Three judges of the Superior Court upheld a conviction for animal cruelty of a dog groomer who had offered “gothic” kittens for sale on eBay.
An investigation into the pierced kittens began in 2008 when a citizen saw the animals being offered for $100 each on eBay, inquired about them and reported it to the Society for the Prevention of Cruelty to Animals of Luzerne County, according to the Times Leader in Wilkes Barre.
A citizen tipped off PETA, as well, which conducted an investigation of its own and passed on information to the SPCA.
Accompanied by state police, SPCA officials visited Pawside Parlor, located at the home of Holly Crawford in Sweet Valley, Pa. They removed three kittens and a cat. While at the home, police also found a dog with pierced ears.
A jury found Crawford guilty of animal cruelty, and last year she was sentenced to six months of home detention and electronic monitoring, followed by probation.
In her appeal, Crawford argued that Pennsylvania’s cruelty statutes were too vague, and pointed out that many accepted veterinary procedures like declawing cats and cutting a dog’s vocal cords could fall under the same category she was being prosecuted under.
The law forbids “acts that maim, mutilate, torture or disfigure the animal.”
This week, the Superior Court panel upheld the lower court’s findings, the New York Times reported.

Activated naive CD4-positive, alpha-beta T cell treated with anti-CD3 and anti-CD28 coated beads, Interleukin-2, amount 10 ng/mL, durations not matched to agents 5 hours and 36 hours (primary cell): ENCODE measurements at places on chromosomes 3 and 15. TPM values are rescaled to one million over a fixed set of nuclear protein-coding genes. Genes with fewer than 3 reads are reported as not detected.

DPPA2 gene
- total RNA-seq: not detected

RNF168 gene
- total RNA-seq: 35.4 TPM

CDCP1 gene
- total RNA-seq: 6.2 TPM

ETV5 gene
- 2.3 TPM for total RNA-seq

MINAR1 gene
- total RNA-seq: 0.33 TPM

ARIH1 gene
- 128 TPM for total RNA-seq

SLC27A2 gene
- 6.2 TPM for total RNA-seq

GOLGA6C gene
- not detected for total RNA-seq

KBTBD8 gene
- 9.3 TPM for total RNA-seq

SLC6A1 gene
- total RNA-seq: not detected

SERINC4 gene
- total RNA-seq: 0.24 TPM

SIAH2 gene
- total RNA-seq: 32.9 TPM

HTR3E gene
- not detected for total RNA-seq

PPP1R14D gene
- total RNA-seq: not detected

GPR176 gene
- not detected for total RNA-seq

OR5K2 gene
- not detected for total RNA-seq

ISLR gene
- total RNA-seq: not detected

In a 19-page opinion, Judge Kate Ford Elliott wrote that “metal protruded from the kittens’ small bodies, pierced through their ears and necks, and at least one of these kittens also had an elastic band tied around its tail, an attempt at docking …”
Crawford, who was described in the opinion as being “enthusiastic about piercing,” had admitted to piercing the kittens without anesthetic.
“Appellant’s claims center on her premise that a person of normal intelligence would not know whether piercing a kitten’s ears or banding its tail is maiming, mutilating, torturing or disfiguring an animal.” Judge Elliott wrote. “We disagree.”
Posted by John Woestendiek June 17th, 2011 under Muttsblog.
Tags: animal cruelty, cats, decision, disfiguring, ebay, goth cats, gothic, gothic kittens, holly crawford, kittens, luzerne county, maiming, mutilating, opinion, pennsylvania, peta, piercing, sale, spca, superior court, upheld, wilkes-barre
An autistic student’s right to bring his service dog to school was upheld by an Illinois appeals court last week.
The appeals court upheld a Monroe County court ruling that permitted Carter Kalbfleisch to bring his autism service dog, Corbin, to school. The Columbia School District had appealed the lower court decision.
Instead of following the lower court’s ruling, the district decided it could not meet Carter’s educational needs and sent him to the Illinois Center for Autism, agreeing to pay for his education there, but refusing to pay the cost of trasnporting Carter and the dog to school, according to the Belleville News-Democrat in Illinois.
“We’re happy that it went our way,” said Chris Kalbfleisch, Carter’s father. “Hopefully the school will change their direction with this. … Hopefully we can move forward and get our son back in school.”
“We hope they come to the realization that the law is the law and they have to follow it,” said Kalbfleisch’s attorney, Clay St. Clair. “Just because you don’t like a law doesn’t mean you don’t have to follow the law. We hope they do what they are supposed to do.”